What Fitzpatrick Skin Type Are You?

June 30, 2021

Group of people with different fitzpatrick skin type

If you’re at all interested in skincare, you’ve probably heard someone reference “skin type,” but you may not be sure exactly what this means. There are many different ways to discuss the different types of skin, but most dermatologists rely on the Fitzpatrick skin phototype as a simple way to classify specific skin types. According to Dr. Hans Sander of U.S. Dermatology Partners in Austin, Texas, “The Fitzpatrick skin phototypes, usually just called skin types, are helpful in determining a person’s skincare needs. This scale relies on knowledge of how the sun impacts skin which can aid in  guiding skincare routines, planning for skin cancer screenings, and ensuring patients maintain their optimal skin health.” In this blog, Dr. Sander provides more details about Fitzpatrick skin types and how you can determine your type.

What Are the Fitzpatrick Skin Types?

The Fitzpatrick skin type (phototype) is a classification system developed in 1975 by Thomas B. Fitzpatrick. The Fitzpatrick skin phototype helps people and their dermatologists to determine their skin type and plan for their skincare needs by determining how skin responds to sunlight. Specifically, the Fitzpatrick skin types are determined by the amount of melanin, or pigment, found in a person’s skin cells.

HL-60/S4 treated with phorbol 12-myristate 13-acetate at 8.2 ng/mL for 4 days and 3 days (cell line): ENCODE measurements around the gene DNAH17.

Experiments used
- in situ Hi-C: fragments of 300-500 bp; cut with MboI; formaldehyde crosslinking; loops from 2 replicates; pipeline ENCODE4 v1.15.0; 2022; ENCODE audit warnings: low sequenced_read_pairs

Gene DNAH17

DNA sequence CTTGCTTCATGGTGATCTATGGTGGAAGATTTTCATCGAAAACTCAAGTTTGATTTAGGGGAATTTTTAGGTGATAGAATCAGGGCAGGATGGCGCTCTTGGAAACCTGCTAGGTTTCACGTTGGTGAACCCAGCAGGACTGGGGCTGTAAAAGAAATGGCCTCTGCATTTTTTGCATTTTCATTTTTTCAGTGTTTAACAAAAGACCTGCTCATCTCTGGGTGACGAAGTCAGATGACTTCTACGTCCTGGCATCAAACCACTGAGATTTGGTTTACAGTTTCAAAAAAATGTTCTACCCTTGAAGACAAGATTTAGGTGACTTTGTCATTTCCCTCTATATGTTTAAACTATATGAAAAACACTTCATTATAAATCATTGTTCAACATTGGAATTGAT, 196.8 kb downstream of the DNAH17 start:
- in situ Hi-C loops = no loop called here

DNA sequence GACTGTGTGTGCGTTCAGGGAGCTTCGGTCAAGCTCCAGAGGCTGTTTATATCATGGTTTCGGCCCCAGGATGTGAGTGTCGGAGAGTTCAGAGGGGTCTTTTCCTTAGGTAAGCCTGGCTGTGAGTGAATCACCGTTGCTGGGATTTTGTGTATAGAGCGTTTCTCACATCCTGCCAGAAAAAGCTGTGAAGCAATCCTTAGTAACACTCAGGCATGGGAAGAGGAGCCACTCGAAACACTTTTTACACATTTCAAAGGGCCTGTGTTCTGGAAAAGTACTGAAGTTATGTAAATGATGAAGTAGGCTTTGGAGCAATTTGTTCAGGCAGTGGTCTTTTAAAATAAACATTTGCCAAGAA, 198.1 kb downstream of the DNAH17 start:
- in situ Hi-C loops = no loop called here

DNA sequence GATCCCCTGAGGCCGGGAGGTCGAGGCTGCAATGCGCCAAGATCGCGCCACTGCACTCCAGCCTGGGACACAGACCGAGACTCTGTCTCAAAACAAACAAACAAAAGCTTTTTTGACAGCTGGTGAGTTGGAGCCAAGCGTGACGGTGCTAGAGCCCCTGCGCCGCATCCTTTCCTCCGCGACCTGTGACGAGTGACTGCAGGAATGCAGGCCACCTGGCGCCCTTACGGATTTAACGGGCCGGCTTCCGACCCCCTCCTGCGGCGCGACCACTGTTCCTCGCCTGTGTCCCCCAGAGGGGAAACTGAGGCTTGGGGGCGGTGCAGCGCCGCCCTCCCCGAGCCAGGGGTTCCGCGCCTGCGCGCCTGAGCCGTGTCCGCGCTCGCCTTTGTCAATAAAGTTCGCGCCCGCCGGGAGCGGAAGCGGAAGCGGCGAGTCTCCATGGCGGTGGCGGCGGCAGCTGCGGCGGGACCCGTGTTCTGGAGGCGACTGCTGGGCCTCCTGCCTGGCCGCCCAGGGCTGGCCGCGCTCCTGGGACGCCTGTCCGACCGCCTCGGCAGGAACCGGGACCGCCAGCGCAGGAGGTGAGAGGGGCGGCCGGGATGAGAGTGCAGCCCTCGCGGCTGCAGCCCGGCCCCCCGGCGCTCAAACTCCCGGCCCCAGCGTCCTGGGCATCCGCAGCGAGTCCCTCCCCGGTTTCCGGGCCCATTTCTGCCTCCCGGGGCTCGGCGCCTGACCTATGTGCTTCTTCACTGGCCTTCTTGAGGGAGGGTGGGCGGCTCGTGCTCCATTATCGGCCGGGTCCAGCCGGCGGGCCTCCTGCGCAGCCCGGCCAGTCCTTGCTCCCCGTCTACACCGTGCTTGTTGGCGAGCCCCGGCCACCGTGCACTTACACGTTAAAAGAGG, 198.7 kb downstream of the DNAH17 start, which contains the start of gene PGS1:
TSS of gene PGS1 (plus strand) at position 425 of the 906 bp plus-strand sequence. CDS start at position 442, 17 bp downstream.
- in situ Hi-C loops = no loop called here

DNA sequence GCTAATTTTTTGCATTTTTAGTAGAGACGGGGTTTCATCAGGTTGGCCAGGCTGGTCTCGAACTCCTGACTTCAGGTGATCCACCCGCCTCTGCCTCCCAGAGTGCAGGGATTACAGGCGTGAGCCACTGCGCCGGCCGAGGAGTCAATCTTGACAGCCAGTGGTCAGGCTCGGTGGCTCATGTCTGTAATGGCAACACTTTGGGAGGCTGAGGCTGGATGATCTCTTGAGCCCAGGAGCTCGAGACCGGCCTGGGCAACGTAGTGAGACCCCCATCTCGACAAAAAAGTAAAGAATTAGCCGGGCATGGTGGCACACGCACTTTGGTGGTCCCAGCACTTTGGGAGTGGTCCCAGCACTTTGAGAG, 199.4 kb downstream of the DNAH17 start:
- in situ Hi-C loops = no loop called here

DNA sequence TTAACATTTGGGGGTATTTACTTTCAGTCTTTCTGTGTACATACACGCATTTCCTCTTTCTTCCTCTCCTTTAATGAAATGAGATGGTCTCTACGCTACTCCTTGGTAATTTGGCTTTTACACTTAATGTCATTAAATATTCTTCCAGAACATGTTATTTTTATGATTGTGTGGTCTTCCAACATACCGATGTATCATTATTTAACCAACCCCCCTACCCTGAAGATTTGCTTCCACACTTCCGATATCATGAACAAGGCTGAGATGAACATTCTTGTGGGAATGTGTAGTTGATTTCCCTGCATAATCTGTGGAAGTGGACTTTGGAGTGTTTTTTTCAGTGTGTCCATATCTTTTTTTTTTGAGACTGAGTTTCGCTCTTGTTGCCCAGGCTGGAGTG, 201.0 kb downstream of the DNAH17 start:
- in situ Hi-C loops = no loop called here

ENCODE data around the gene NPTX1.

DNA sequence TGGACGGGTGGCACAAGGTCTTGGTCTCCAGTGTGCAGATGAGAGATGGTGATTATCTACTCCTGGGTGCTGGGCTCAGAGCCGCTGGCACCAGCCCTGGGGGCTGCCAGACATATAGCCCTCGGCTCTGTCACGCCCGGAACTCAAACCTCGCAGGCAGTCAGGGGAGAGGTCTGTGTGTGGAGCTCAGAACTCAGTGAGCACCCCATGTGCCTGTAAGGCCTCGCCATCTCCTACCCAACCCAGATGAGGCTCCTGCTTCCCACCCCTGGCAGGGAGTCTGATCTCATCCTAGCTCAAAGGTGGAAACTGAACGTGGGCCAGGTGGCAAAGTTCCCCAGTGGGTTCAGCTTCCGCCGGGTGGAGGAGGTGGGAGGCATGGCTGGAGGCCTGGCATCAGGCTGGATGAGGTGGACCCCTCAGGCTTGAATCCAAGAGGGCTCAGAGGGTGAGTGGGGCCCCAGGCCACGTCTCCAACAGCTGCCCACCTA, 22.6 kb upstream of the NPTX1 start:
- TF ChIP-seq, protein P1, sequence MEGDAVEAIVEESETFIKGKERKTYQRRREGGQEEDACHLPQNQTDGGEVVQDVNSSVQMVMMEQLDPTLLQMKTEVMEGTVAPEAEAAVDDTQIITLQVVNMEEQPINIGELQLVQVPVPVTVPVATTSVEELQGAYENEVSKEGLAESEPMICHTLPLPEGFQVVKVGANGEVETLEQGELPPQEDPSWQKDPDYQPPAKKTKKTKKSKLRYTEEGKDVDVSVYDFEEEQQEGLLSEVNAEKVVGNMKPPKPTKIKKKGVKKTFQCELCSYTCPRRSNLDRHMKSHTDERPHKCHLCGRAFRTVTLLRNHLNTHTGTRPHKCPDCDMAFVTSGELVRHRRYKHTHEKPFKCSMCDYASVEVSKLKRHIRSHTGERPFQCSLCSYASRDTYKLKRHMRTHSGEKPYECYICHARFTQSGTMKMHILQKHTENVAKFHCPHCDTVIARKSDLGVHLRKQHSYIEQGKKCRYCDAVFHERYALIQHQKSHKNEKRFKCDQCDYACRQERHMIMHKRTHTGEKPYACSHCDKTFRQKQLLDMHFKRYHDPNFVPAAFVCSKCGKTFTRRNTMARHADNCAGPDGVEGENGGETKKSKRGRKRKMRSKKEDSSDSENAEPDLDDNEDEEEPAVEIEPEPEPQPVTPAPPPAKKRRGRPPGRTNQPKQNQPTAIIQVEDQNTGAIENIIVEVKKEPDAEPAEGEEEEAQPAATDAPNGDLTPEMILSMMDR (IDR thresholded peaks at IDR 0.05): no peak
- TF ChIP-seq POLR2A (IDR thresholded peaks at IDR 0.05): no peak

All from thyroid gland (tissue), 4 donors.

According to Dr. Sander, “One of the great things about the Fitzpatrick skin type classification is that it allows the dermatologist to account for a wide array of variables. It provides insight into a wide spectrum of skin types which can be extremely beneficial in helping to guide skincare routines to keep patients looking and feeling their best. Most importantly, understanding where they fall within the Fitzpatrick skin phototype can help patients take appropriate steps to protect their skin from sun damage and serious health concerns like skin cancers.”

There are six Fitzpatrick skin types as outlined below:

  • Type 1 – Typically very light skin, hair, and eyes. Skin always burns and often freckles after sun exposure and does not tan.
  • Type 2 – Light skin tone, eyes, and hair. Often burns and may freckle or lightly tan.
  • Type 3 – Slightly darker, golden skin tone. May have darker hair or eye color. Skin might burn, freckle, or tan, depending on the extent of sun exposure.
  • Type 4 – Light brown or olive skin, darker hair and eye color. Skin may burn, doesn’t typically freckle, and tans readily.
  • Type 5 – Brown skin with dark brown or black hair and eyes. Skin isn’t likely to burn or freckle and tans darkly.
  • Type 6 – Darker pigmented brown and black skin with hair and eyes that are also very dark brown or black. Skin is unlikely to burn or freckle and tans darkly.

How Do You Determine Skin Type?